The first step of the phosphopentose pathway is the irreversible committed step. This reaction is catalyzed by glucose-6-phosphate dehydrogenase. This step is of course allosterically regulated. The product of this reaction NADPH is a strong inhibitor. So when the cytosol concentration of NADPH is high, the enzyme’s activity is low. It is also allosterically regulated by fatty acid acyl esters of coenzyme A. The transcription of the gene for this enzyme is under hormonal regulation.
When erythrocytes are exposed to chemicals that generate high levels of superoxide radicals, GSH (Reduced Glutathione) is required to reduce these damaging compounds Glutathione Peroxidase catalyzes degradation of organic hydroperoxides by reduction, as two glutathione molecules are oxidized to a disulfide GSSG The Pentose phosphate pathway is responsible for maintaining high levels of NADPH in red blood cells for use as a reductant in the glutathione reductase reaction. Regulation of the G6PD activity controls flux through the glycolytic pathway and pentose phosphate pathways.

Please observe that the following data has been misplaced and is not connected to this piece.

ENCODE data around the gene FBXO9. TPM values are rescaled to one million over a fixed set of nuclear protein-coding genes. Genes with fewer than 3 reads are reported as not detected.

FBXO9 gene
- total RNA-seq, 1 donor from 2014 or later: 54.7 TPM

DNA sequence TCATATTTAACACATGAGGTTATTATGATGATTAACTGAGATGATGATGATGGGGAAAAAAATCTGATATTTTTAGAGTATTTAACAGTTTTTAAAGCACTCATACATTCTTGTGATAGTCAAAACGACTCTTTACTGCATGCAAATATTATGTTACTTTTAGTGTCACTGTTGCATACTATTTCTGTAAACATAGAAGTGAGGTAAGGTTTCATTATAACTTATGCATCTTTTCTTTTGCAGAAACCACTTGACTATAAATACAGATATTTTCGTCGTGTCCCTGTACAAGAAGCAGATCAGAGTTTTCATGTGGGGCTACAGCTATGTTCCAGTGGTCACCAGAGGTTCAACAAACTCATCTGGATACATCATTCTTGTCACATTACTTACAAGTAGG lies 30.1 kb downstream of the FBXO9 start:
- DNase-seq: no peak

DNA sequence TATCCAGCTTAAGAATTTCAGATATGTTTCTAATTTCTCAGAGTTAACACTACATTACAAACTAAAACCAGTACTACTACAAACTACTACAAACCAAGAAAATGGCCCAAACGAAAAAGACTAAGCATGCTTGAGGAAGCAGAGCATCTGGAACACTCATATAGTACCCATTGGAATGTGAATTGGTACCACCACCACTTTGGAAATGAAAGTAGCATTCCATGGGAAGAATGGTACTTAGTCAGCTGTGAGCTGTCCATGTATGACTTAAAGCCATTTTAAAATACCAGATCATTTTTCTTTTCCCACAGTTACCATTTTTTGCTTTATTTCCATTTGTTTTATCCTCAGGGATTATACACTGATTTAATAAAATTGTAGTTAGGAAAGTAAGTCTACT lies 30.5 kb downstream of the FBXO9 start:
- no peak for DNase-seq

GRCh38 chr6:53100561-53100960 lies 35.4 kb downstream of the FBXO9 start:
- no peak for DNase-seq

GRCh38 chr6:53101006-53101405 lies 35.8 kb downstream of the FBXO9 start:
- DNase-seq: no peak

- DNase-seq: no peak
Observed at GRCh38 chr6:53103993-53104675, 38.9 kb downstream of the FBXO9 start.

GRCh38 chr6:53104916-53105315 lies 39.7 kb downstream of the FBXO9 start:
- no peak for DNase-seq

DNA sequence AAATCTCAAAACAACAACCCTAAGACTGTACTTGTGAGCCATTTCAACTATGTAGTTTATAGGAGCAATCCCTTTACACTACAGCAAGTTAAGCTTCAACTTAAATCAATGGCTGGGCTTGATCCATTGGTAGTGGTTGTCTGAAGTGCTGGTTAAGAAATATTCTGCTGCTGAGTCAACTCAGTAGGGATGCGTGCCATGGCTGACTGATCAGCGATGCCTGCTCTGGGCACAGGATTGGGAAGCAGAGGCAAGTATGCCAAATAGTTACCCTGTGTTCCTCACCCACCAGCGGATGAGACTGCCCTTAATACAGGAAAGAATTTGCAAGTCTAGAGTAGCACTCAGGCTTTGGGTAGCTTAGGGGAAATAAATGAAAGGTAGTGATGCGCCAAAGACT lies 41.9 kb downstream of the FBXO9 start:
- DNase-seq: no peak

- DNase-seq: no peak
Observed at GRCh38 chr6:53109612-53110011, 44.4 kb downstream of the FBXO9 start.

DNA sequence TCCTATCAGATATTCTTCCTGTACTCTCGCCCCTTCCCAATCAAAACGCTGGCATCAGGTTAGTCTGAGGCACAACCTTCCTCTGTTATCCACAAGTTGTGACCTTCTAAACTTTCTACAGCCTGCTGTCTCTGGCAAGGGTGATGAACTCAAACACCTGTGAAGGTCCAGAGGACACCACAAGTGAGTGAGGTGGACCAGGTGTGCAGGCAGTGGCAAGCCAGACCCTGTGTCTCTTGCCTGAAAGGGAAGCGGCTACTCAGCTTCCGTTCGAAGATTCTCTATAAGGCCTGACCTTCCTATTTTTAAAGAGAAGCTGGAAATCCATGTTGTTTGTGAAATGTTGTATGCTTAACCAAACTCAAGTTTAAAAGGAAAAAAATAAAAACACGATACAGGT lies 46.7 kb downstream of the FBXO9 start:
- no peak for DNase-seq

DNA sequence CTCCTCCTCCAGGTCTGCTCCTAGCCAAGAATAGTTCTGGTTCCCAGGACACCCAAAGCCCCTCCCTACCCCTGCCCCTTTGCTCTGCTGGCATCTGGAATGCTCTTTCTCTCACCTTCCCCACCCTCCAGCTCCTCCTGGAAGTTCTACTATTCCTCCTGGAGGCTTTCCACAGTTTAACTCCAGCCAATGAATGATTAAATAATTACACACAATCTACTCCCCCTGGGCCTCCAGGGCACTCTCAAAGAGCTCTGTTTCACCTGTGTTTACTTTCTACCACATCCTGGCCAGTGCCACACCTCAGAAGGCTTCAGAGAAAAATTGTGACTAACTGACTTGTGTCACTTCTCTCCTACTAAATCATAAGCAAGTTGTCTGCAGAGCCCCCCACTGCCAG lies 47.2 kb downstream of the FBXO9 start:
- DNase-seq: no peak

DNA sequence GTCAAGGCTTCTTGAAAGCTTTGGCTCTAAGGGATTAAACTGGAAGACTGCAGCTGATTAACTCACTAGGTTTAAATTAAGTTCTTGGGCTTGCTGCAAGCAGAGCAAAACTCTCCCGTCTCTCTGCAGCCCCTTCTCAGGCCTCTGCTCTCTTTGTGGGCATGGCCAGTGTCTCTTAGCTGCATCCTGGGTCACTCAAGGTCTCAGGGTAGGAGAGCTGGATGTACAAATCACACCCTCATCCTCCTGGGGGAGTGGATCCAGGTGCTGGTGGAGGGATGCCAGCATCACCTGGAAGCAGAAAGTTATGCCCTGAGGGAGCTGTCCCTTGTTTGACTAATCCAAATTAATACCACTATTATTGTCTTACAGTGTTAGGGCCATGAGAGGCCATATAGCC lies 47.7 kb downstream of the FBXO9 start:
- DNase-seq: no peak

The synthesis of glucose 6?phosphate dehydrogenase is induced by the increased insulin/glucagon ratio after a high carbohydrate meal Insulin, which secreted in response to hyperglycemia, induces the synthesis of G6P dehydrogenase and 6?phosphogluconate dehydrogenas increasing the rate of glucose oxidation by pentose phosphate pathway ring fasting
Mutations present in some populations causes a deficiency in glucose 6?phosphate dehydrogenase, with consequent impairment of NADPH production. Detoxification of H2O2 is inhibited, and cellular damage results ? lipid peroxidation leads to erythrocyte membrane breakdown and hemolytic anemia.
Most G6PD?deficient individuals are asymptomatic ? only in combination with certain environmental factors (sulfa antibiotics, herbicides, antimalarials, divicine) do clinical manifestations occur.